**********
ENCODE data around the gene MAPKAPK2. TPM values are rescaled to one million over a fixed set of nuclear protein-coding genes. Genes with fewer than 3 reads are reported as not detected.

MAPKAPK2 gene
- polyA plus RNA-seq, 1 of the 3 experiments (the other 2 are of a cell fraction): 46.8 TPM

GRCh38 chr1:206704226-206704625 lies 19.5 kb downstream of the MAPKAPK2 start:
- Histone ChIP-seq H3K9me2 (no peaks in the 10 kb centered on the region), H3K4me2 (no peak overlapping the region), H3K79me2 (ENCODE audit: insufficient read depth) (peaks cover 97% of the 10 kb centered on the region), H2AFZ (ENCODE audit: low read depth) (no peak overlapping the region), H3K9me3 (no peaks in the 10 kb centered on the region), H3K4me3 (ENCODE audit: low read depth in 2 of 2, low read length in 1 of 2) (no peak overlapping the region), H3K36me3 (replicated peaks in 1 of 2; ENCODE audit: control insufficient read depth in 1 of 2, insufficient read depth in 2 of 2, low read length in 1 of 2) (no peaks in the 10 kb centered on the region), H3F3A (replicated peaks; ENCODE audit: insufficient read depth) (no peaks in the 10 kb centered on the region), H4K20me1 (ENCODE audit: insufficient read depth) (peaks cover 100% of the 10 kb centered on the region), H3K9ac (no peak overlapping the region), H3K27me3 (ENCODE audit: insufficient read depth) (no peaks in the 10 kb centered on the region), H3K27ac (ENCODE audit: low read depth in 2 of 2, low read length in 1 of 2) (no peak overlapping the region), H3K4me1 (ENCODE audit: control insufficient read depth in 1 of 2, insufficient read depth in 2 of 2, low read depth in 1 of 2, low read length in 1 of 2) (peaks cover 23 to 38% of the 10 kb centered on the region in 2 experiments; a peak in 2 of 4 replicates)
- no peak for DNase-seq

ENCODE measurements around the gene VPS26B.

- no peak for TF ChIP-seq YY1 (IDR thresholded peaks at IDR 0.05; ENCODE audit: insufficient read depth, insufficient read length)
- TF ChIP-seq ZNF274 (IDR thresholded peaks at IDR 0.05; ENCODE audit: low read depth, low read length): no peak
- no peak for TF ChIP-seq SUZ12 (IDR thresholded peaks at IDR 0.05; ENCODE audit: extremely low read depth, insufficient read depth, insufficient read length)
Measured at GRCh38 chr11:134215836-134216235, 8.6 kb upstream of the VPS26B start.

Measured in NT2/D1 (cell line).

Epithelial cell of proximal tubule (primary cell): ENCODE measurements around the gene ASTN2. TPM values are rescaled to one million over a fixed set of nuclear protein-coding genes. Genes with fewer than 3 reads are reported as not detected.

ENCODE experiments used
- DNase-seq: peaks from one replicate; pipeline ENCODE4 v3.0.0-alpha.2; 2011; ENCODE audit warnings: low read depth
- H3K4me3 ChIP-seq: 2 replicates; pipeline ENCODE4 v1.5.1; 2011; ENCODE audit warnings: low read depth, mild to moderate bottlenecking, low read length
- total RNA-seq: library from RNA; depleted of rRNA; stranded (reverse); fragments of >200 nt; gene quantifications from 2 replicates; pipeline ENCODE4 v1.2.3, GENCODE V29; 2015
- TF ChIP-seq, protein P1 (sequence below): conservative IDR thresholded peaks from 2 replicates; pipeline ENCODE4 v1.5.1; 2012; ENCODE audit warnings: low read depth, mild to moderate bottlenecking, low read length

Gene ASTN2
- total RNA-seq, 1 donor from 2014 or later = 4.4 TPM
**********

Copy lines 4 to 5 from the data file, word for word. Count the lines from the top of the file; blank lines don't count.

GRCh38 chr1:206704226-206704625 lies 19.5 kb downstream of the MAPKAPK2 start:
- Histone ChIP-seq H3K9me2 (no peaks in the 10 kb centered on the region), H3K4me2 (no peak overlapping the region), H3K79me2 (ENCODE audit: insufficient read depth) (peaks cover 97% of the 10 kb centered on the region), H2AFZ (ENCODE audit: low read depth) (no peak overlapping the region), H3K9me3 (no peaks in the 10 kb centered on the region), H3K4me3 (ENCODE audit: low read depth in 2 of 2, low read length in 1 of 2) (no peak overlapping the region), H3K36me3 (replicated peaks in 1 of 2; ENCODE audit: control insufficient read depth in 1 of 2, insufficient read depth in 2 of 2, low read length in 1 of 2) (no peaks in the 10 kb centered on the region), H3F3A (replicated peaks; ENCODE audit: insufficient read depth) (no peaks in the 10 kb centered on the region), H4K20me1 (ENCODE audit: insufficient read depth) (peaks cover 100% of the 10 kb centered on the region), H3K9ac (no peak overlapping the region), H3K27me3 (ENCODE audit: insufficient read depth) (no peaks in the 10 kb centered on the region), H3K27ac (ENCODE audit: low read depth in 2 of 2, low read length in 1 of 2) (no peak overlapping the region), H3K4me1 (ENCODE audit: control insufficient read depth in 1 of 2, insufficient read depth in 2 of 2, low read depth in 1 of 2, low read length in 1 of 2) (peaks cover 23 to 38% of the 10 kb centered on the region in 2 experiments; a peak in 2 of 4 replicates)